Clathrin was also seen associated to the flagellar pocket membrane itself, of both Sec15 and Exo99 RNAi mutants, as slightly curved coated pit or flat coated lattices (Fig 4B, 4F and 4G; Fig 5D). This demonstrates that the impaired endocytosis in these mutants may not necessarily be caused by a failure in recruiting clathrin triskelions to the pocket membrane, or in assembling a functional clathrin coat around pits and lattices, but in proceeding to highly-curved pits and vesicle budding. In that regard, we have previously reported on a similar, post-recruitment phenotype upon ablation of clathrin interactors and adaptors [4,5], whereby a reduction in clathrin-coated pit density due to enlargement of the flagellar pocket volume was observed.

Fig 5. The exocyst is required for endocytosis.

(A) Uninduced and induced Sec15 and Exo99::RNAi cells were allowed to accumulate FITC-conjugated ConA at the indicated temperatures. Fixed cells counterstained with DAPI (blue) and anti-p67 antibody for the lysosome (green). Both Sec15 and Exo99::RNAi lines show a defect in delivery of ConA to the lysosome: at 12°C and 37°C ConA remains predominantly localised at the flagellar pocket. (B) Dynamics of ConA uptake at 37°C 48h post RNAi induction. In control cells, ConA accumulates in a p67-positive compartment within 30 min. By contrast Sec15 and Exo99::RNAi cells exhibit a marked delay in delivery of ConA to the lysosome. In all images DAPI was used to visualise DNA (blue). Scale bar, 5 μm. (C) Quantitation of ConA lysosomal delivery at 37°C 48h post induction. N = 25 cells per time point per duplicate experiment. (D) Representative electron micrograph of curved flagellar pocket membrane coated by clathrin. Arrowheads point at clathrin coat.

Organelles of the endocytic pathway appeared normal (Fig 3), although in Sec15-depleted cells ~15% showed an enlarged ER (Fig 4H). Ultrastructural analysis also confirmed the defect in cytokinesis, since the proportion of cells with multiple nuclei was significantly increased (Fig 4D and 4I). The presence of vesicles within the FP lumen is most likely a specific stress response, being a frequent observation in cells where trafficking is defective, but may also represent induction of an exosome pathway [46].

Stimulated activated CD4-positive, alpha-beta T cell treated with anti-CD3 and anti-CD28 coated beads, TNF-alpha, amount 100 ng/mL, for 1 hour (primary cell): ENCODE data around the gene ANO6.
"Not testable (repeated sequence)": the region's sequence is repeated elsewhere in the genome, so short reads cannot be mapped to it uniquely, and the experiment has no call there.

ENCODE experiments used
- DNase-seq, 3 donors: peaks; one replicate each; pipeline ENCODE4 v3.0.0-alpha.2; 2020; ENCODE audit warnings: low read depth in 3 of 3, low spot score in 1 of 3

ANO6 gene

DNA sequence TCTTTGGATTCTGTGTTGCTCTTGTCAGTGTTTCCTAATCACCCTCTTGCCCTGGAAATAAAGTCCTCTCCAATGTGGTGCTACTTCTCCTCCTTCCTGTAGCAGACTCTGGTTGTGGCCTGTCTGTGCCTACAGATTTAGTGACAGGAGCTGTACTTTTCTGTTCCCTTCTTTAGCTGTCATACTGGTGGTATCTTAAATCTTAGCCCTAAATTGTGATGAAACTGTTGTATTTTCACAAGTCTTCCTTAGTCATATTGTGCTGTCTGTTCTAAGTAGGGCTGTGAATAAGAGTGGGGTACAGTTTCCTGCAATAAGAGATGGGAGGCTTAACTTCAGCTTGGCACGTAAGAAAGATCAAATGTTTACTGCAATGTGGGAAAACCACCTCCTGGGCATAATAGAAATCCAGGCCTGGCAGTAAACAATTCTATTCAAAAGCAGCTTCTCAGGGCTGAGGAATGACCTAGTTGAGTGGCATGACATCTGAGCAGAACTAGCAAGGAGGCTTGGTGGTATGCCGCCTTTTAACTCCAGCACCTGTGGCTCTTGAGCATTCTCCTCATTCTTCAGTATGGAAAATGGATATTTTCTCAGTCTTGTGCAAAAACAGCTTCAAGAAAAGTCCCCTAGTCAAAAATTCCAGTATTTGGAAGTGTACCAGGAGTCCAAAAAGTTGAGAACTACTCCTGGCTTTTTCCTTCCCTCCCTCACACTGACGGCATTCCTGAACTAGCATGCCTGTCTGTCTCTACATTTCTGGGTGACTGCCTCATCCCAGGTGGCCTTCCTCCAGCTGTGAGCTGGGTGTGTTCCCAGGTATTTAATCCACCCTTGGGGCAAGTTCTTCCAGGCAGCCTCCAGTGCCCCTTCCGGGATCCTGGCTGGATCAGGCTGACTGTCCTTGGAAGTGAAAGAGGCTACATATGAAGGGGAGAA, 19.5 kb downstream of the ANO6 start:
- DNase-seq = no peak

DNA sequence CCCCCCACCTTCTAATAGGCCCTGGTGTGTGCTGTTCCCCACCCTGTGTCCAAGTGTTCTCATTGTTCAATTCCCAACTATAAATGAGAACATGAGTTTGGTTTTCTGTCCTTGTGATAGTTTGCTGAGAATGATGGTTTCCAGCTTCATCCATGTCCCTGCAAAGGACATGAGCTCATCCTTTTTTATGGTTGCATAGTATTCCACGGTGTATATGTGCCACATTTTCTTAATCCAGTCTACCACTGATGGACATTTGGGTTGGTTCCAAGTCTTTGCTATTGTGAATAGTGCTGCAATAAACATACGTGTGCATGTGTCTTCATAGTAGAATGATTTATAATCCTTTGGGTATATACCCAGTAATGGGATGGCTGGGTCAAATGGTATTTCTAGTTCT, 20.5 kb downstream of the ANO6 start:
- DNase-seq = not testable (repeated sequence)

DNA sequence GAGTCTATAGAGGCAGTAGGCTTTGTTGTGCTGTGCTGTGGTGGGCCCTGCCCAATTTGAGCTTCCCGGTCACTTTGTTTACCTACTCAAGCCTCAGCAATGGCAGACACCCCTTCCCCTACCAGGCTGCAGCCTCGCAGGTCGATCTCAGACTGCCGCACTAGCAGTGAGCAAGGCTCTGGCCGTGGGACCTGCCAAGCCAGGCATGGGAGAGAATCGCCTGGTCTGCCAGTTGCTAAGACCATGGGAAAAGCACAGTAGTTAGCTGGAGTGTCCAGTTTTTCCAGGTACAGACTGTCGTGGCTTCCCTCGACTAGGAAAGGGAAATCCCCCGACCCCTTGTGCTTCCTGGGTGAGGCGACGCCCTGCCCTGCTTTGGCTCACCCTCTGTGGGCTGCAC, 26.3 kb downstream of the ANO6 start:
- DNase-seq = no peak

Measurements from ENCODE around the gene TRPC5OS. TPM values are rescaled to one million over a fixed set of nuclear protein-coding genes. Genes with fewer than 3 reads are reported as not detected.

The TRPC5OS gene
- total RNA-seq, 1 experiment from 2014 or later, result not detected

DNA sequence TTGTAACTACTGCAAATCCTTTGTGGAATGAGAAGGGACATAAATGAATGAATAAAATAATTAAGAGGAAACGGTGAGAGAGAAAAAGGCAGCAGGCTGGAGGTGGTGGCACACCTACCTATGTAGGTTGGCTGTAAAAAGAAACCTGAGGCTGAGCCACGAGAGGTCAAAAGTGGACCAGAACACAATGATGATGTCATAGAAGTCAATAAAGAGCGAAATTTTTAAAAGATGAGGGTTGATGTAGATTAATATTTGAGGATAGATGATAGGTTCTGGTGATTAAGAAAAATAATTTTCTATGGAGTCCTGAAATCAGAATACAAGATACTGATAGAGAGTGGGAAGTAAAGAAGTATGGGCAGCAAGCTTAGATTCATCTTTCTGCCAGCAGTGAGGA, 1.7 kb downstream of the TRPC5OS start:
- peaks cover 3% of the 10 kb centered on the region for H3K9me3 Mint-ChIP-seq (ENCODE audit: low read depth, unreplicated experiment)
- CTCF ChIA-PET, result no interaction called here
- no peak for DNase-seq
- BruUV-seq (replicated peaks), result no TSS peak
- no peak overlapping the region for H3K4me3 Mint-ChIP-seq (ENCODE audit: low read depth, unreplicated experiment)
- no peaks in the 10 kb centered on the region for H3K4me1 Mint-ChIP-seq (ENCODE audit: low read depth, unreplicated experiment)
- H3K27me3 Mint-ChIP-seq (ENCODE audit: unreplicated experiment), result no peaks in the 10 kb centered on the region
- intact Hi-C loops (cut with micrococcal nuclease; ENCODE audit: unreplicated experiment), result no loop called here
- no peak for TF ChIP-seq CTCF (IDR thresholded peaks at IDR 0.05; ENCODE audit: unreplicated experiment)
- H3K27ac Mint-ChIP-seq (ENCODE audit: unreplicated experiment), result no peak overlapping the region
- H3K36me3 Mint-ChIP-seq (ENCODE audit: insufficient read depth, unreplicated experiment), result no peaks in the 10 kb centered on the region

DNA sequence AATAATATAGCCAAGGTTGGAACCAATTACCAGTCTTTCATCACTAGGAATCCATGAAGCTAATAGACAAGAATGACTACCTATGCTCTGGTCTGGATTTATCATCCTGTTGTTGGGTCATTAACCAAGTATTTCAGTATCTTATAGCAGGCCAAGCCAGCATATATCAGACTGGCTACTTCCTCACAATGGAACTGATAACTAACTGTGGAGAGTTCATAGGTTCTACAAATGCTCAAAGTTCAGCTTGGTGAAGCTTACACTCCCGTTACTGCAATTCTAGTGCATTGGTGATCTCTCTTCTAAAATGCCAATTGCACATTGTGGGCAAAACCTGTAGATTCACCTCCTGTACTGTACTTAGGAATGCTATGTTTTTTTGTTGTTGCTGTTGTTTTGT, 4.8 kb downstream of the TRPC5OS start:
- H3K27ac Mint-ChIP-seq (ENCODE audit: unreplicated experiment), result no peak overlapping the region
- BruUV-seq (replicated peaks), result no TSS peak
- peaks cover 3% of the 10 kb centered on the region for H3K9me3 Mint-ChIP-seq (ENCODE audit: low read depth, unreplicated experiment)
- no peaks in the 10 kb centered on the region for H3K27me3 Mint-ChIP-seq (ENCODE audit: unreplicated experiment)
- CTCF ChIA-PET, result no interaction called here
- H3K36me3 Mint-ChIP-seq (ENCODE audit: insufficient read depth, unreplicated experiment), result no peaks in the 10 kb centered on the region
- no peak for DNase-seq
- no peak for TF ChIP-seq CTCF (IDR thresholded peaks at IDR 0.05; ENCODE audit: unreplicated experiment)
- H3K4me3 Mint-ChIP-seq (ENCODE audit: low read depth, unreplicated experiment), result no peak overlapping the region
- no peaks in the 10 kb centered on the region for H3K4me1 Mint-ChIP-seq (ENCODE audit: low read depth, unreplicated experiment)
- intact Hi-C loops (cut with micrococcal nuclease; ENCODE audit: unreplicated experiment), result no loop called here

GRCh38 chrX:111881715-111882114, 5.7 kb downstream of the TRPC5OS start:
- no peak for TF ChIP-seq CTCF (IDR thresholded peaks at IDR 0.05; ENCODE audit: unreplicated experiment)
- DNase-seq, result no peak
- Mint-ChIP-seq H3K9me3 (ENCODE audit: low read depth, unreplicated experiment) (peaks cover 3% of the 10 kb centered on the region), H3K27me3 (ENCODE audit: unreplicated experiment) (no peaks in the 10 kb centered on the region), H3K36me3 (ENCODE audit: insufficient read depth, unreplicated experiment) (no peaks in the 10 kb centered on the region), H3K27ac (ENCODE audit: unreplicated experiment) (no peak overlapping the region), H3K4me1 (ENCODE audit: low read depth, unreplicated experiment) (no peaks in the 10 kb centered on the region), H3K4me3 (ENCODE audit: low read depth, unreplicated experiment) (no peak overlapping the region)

Since the appearance of the ‘Big Eye’ phenotype is characteristic of an endocytic defect, we studied the dynamics of endocytosis in Sec15 and Exo99 knockdown cells. VSG is the dominant mannose-containing protein at the trypanosome surface and binds the lectin Concanavalin A (ConA), which essentially reports on uptake of >90% of surface proteins. Cells were incubated with ConA at temperatures that allow internalisation into distinct endocytic compartments [47]: at 4°C ConA localises at the flagellar pocket; at 12°C ConA locates to both the flagellar pocket and early endosomes; while at 37°C ConA reaches the lysosome (here co-stained with anti-p67).

Cells depleted of Sec15 or Exo99 showed one discrete spot at the flagellar pocket at 4°C, consistent with cold block of endocytosis. However, at 12°C and at 37°C, ConA remained mostly localised at the flagellar pocket, indicating delays in trafficking events from the cell surface to the lysosome (Fig 5). Analysis of the dynamics of ConA uptake confirmed that both knockdown lines had substantial delays in all stages of endocytosis, from uptake at the flagellar pocket to lysosomal delivery. After 30 min, ∼80% of control cells showed greater than 50% signal overlap of ConA and p67, whereas only ∼20% of Sec15 and Exo99 RNAi cells displayed such signal overlap (Fig 5). Collectively, these results imply that knockdown of Sec15 or Exo99 generates a significant endocytic and lysosomal delivery defect without affecting lysosomal morphology. Interestingly, electron microscopy demonstrated clathrin-coated pits at the surface membrane and, together with unaltered clathrin distribution in Sec15 and Exo99 RNAi cells, suggests that the endocytic delay is not the result of failure to recruit clathrin to the flagellar pocket membrane, but that the flux through this step is impacted. We cannot, however, exclude the possibility that some of the decreased endocytic flux is a result of the generation of intralumenal vesicles. But given that the entire cell surface of trypanosomes turns over in ~7 minutes [48], this is likely a minor contributory factor.